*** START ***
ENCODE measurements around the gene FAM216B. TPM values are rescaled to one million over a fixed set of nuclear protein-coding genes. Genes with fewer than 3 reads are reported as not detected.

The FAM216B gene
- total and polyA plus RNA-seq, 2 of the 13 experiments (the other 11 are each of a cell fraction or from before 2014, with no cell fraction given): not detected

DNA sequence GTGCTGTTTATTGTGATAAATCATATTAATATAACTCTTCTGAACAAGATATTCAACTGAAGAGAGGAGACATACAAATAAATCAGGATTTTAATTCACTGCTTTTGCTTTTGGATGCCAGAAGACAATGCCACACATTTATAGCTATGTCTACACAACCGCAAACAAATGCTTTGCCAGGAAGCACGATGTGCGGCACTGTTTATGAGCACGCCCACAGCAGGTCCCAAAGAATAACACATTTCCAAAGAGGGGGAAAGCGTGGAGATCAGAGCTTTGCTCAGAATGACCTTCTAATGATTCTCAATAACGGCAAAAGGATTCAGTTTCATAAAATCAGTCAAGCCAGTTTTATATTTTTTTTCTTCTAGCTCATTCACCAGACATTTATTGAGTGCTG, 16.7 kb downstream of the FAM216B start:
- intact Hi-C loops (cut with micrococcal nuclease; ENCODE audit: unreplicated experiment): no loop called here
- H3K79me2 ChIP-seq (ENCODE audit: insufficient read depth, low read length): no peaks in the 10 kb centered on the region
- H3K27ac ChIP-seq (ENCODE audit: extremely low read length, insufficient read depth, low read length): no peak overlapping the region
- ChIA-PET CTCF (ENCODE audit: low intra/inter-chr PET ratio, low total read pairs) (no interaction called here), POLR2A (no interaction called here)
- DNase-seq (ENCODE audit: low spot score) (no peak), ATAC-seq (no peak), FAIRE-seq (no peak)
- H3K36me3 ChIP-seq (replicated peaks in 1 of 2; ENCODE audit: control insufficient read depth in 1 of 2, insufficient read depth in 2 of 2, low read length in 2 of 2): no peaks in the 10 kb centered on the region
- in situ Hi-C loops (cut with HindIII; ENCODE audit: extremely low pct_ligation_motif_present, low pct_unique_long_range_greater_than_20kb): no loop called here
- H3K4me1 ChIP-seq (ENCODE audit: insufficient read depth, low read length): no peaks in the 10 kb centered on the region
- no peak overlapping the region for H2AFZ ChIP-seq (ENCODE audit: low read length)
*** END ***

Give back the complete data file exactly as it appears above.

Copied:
ENCODE measurements around the gene FAM216B. TPM values are rescaled to one million over a fixed set of nuclear protein-coding genes. Genes with fewer than 3 reads are reported as not detected.

The FAM216B gene
- total and polyA plus RNA-seq, 2 of the 13 experiments (the other 11 are each of a cell fraction or from before 2014, with no cell fraction given): not detected

DNA sequence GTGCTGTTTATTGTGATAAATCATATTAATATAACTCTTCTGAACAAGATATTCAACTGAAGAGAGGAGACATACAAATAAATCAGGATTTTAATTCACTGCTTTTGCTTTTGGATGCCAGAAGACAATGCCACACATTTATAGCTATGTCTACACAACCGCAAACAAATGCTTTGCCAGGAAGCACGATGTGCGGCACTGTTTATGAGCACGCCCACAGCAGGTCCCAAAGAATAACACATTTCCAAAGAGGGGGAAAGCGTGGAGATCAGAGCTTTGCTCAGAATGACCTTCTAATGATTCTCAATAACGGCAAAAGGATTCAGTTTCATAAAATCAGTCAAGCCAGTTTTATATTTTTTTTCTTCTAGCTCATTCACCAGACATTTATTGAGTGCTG, 16.7 kb downstream of the FAM216B start:
- intact Hi-C loops (cut with micrococcal nuclease; ENCODE audit: unreplicated experiment): no loop called here
- H3K79me2 ChIP-seq (ENCODE audit: insufficient read depth, low read length): no peaks in the 10 kb centered on the region
- H3K27ac ChIP-seq (ENCODE audit: extremely low read length, insufficient read depth, low read length): no peak overlapping the region
- ChIA-PET CTCF (ENCODE audit: low intra/inter-chr PET ratio, low total read pairs) (no interaction called here), POLR2A (no interaction called here)
- DNase-seq (ENCODE audit: low spot score) (no peak), ATAC-seq (no peak), FAIRE-seq (no peak)
- H3K36me3 ChIP-seq (replicated peaks in 1 of 2; ENCODE audit: control insufficient read depth in 1 of 2, insufficient read depth in 2 of 2, low read length in 2 of 2): no peaks in the 10 kb centered on the region
- in situ Hi-C loops (cut with HindIII; ENCODE audit: extremely low pct_ligation_motif_present, low pct_unique_long_range_greater_than_20kb): no loop called here
- H3K4me1 ChIP-seq (ENCODE audit: insufficient read depth, low read length): no peaks in the 10 kb centered on the region
- no peak overlapping the region for H2AFZ ChIP-seq (ENCODE audit: low read length)